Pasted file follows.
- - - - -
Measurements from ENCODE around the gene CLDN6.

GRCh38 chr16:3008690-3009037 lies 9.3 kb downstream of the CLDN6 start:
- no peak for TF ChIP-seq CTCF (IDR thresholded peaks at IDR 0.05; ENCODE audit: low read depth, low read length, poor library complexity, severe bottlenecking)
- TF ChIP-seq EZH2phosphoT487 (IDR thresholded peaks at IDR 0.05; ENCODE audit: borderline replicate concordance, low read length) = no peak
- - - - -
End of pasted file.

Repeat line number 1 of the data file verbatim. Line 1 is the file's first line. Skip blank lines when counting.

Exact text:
Measurements from ENCODE around the gene CLDN6.